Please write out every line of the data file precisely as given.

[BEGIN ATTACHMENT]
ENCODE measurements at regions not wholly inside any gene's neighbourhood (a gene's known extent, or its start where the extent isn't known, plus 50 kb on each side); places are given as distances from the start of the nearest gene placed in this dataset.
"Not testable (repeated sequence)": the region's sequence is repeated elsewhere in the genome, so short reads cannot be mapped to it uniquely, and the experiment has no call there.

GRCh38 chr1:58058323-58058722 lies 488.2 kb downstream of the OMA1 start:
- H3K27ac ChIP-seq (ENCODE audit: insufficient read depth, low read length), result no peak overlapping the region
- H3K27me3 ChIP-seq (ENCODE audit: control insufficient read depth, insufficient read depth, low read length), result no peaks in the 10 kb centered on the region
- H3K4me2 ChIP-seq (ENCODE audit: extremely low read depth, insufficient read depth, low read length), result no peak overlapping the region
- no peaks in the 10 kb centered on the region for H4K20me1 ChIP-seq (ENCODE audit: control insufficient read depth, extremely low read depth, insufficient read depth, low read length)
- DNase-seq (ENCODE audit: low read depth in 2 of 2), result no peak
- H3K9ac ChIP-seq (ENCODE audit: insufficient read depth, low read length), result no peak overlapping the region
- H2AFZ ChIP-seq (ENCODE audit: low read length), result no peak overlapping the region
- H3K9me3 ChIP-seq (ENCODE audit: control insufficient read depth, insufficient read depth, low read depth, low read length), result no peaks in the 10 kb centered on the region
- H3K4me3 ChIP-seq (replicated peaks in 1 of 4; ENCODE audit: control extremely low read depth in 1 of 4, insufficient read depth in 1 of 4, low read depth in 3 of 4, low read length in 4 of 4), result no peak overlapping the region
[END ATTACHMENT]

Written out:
ENCODE measurements at regions not wholly inside any gene's neighbourhood (a gene's known extent, or its start where the extent isn't known, plus 50 kb on each side); places are given as distances from the start of the nearest gene placed in this dataset.
"Not testable (repeated sequence)": the region's sequence is repeated elsewhere in the genome, so short reads cannot be mapped to it uniquely, and the experiment has no call there.

GRCh38 chr1:58058323-58058722 lies 488.2 kb downstream of the OMA1 start:
- H3K27ac ChIP-seq (ENCODE audit: insufficient read depth, low read length), result no peak overlapping the region
- H3K27me3 ChIP-seq (ENCODE audit: control insufficient read depth, insufficient read depth, low read length), result no peaks in the 10 kb centered on the region
- H3K4me2 ChIP-seq (ENCODE audit: extremely low read depth, insufficient read depth, low read length), result no peak overlapping the region
- no peaks in the 10 kb centered on the region for H4K20me1 ChIP-seq (ENCODE audit: control insufficient read depth, extremely low read depth, insufficient read depth, low read length)
- DNase-seq (ENCODE audit: low read depth in 2 of 2), result no peak
- H3K9ac ChIP-seq (ENCODE audit: insufficient read depth, low read length), result no peak overlapping the region
- H2AFZ ChIP-seq (ENCODE audit: low read length), result no peak overlapping the region
- H3K9me3 ChIP-seq (ENCODE audit: control insufficient read depth, insufficient read depth, low read depth, low read length), result no peaks in the 10 kb centered on the region
- H3K4me3 ChIP-seq (replicated peaks in 1 of 4; ENCODE audit: control extremely low read depth in 1 of 4, insufficient read depth in 1 of 4, low read depth in 3 of 4, low read length in 4 of 4), result no peak overlapping the region